Teen asthma sufferer Harrison Grose meets the heroes who saved his life
A Bishop’s Stortford teenager and his grateful parents have thanked the three heroes who saved his life.
Harrison Grose, 17, is studying the IB (International Baccalaureate) at Hockerill Anglo-European College and has high hopes of becoming an air traffic controller.
But on January 28, life took a dramatic turn for the Year 12 student – he almost died when he suffered the worst asthma attack of his life during the early hours. He called 999 while his mum was asleep in bed, but he passed out before the paramedics arrived.
He was rushed to Princess Alexandra Hospital (PAH) in Harlow where the doctors and nurses spent hours fighting to stabilise him, and he was then placed in an induced coma, his blood was de-acidified and he was hooked up to a machine to do his breathing.
Eight hours after he arrived at PAH, Harrison was brought around and, miraculously, has since made a full recovery.
But his mum and dad, Karen and Jonathan Grose, know that things could have turned out very differently if it had not been for a lifesaving team from the East of England Ambulance Service NHS Trust (EEAST).
Last Wednesday (February 27), Harrison, Karen and Jonathan met paramedics Dave Hatcher-Cross and Phil Smith, along with 20-year-old Emily Chapman, who answered Harrison’s 999 call. They met at Ruby’s Indian Restaurant in Hockerill Street, where Harrison works as a waiter on Friday and Saturday evenings.
The Groses presented them each with a bottle of Champagne and a thank you card, and Mo Kamaly – Harrison’s boss – promised each of them a meal for two on the house.
At the reunion, the family and the EEAST trio shared their memories of the night when Harrison almost lost his life.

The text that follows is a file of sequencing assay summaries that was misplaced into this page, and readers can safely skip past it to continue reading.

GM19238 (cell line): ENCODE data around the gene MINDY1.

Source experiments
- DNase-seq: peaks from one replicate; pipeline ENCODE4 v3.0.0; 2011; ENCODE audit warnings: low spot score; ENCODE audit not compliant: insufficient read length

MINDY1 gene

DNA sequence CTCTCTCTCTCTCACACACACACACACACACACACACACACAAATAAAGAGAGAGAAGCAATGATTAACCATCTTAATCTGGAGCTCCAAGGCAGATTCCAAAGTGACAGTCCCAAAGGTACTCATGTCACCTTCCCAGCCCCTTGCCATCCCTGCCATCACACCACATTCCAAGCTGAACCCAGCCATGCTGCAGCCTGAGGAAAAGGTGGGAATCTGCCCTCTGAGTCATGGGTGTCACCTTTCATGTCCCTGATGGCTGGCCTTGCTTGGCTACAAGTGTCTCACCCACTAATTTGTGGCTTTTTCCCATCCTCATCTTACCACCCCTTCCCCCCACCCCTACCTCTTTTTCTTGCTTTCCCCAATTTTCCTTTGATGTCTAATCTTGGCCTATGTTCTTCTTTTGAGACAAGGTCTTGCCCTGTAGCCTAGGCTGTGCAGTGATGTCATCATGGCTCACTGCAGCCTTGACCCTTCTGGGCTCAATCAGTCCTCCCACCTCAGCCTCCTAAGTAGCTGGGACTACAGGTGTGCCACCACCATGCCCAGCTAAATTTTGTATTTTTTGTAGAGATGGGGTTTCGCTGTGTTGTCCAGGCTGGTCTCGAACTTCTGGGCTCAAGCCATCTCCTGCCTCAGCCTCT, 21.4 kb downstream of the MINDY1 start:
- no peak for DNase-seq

Emily, who was only four months into her role as a call handler, realised Harrison was in a bad way as soon as his 999 call came through. He was breathless, struggling to speak and his inhalers were not giving him any relief.
She asked him if there was anyone else in the house, and Harrison told her that his mum was there, but she was asleep. He told Emily “give me a minute and I’ll go and wake my mum up”, but then he fell silent.
Emily could hear some background noise coming through the phone, so she knew that Harrison had not gone off the line, but she had not heard him get up to wake his mum.
She stayed on the phone and listened as she waited for Dave and Phil to get to the scene. When the pair arrived at Karen and Harrison’s Bishop’s Park home, they could immediately tell something was very wrong.
Karen was woken by Dave and Phil, who were eight hours into a 12-hour shift, bashing on her front door. She went to check on Harrison and found him unconscious. Emily was still on the phone and she heard Karen come into the room and try to wake Harrison.
Dave and Phil called up to Karen and asked her to let them in. Emily stayed on the line until she heard the pair come in to Harrison’s bedroom and begin to treat him.
“There is a heaviness on your shoulders; you are with someone who is profoundly unwell and their life is hanging by a thread,” Dave told Karen and Jonathan.
But Dave and Phil have many years’ of experience. Dave has been working for EEAST for 28 years, while Phil has done the job for a decade and they have been partnered together for three years from the hub in Welwyn Garden City. “We do what we do as a crew and we do it every shift, it’s almost like being married,” said Phil.
Dave has a 12-year-old daughter, while Phil has a 14-year-old and an 18-year-old, so they were both deeply concerned about Harrison.
Phil told him: “In nearly 11 years, I’ve never seen a teenager as bad as you were.”
Dave added: “You were terribly blue when we first arrived.”
Both Dave and Phil commended Karen for remaining so calm on the night. She called Jonathan, who lives at St Michael’s Hurst, and let him know what was happening. He arrived minutes later and the pair of them braced themselves for a long night in hospital.
When they arrived at PAH, Dave and Phil had contacted staff at the hospital to let them know the severity of Harrison’s condition. Several doctors and nurses were there waiting to begin working on him.
A couple of days later, Harrison had gone from intensive care to high dependency and then to Locke Ward, where patients with complex respiratory problems are cared for.
Dave and Phil returned to the hospital to see if there were any updates on his condition. They were told that he was just about to check out so were taken to meet Harrison and they were pleased to see he was doing well.
“It was a huge relief, the potential for tragedy felt huge, so the relief felt palpable,” Dave said.